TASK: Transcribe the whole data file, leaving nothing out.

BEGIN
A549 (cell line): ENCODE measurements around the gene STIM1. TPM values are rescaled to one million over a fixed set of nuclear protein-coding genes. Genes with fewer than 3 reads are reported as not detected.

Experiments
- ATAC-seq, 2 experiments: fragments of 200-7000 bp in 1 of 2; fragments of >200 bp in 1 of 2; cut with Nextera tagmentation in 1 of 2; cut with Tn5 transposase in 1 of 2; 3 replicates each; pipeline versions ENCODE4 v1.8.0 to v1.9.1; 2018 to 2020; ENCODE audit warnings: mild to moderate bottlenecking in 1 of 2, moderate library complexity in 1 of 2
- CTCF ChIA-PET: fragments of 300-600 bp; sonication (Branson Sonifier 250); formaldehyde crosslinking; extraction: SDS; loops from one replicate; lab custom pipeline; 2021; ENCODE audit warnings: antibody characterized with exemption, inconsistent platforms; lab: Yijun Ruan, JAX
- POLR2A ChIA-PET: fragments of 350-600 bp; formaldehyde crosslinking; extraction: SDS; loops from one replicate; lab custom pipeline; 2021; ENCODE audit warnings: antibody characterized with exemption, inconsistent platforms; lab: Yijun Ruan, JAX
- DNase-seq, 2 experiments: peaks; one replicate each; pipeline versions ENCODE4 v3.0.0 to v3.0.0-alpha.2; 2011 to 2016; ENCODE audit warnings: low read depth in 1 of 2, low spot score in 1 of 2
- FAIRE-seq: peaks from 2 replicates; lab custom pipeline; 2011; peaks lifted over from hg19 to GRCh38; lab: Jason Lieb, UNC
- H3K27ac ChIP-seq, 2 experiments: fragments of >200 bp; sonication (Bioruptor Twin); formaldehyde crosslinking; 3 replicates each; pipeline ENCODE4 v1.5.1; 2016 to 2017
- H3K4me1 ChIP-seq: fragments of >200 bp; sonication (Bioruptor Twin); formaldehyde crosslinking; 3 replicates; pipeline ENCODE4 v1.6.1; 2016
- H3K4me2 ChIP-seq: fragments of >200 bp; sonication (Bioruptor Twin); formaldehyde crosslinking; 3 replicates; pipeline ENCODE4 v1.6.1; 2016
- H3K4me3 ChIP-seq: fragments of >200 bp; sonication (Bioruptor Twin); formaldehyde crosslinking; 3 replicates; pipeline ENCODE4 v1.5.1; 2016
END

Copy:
A549 (cell line): ENCODE measurements around the gene STIM1. TPM values are rescaled to one million over a fixed set of nuclear protein-coding genes. Genes with fewer than 3 reads are reported as not detected.

Experiments
- ATAC-seq, 2 experiments: fragments of 200-7000 bp in 1 of 2; fragments of >200 bp in 1 of 2; cut with Nextera tagmentation in 1 of 2; cut with Tn5 transposase in 1 of 2; 3 replicates each; pipeline versions ENCODE4 v1.8.0 to v1.9.1; 2018 to 2020; ENCODE audit warnings: mild to moderate bottlenecking in 1 of 2, moderate library complexity in 1 of 2
- CTCF ChIA-PET: fragments of 300-600 bp; sonication (Branson Sonifier 250); formaldehyde crosslinking; extraction: SDS; loops from one replicate; lab custom pipeline; 2021; ENCODE audit warnings: antibody characterized with exemption, inconsistent platforms; lab: Yijun Ruan, JAX
- POLR2A ChIA-PET: fragments of 350-600 bp; formaldehyde crosslinking; extraction: SDS; loops from one replicate; lab custom pipeline; 2021; ENCODE audit warnings: antibody characterized with exemption, inconsistent platforms; lab: Yijun Ruan, JAX
- DNase-seq, 2 experiments: peaks; one replicate each; pipeline versions ENCODE4 v3.0.0 to v3.0.0-alpha.2; 2011 to 2016; ENCODE audit warnings: low read depth in 1 of 2, low spot score in 1 of 2
- FAIRE-seq: peaks from 2 replicates; lab custom pipeline; 2011; peaks lifted over from hg19 to GRCh38; lab: Jason Lieb, UNC
- H3K27ac ChIP-seq, 2 experiments: fragments of >200 bp; sonication (Bioruptor Twin); formaldehyde crosslinking; 3 replicates each; pipeline ENCODE4 v1.5.1; 2016 to 2017
- H3K4me1 ChIP-seq: fragments of >200 bp; sonication (Bioruptor Twin); formaldehyde crosslinking; 3 replicates; pipeline ENCODE4 v1.6.1; 2016
- H3K4me2 ChIP-seq: fragments of >200 bp; sonication (Bioruptor Twin); formaldehyde crosslinking; 3 replicates; pipeline ENCODE4 v1.6.1; 2016
- H3K4me3 ChIP-seq: fragments of >200 bp; sonication (Bioruptor Twin); formaldehyde crosslinking; 3 replicates; pipeline ENCODE4 v1.5.1; 2016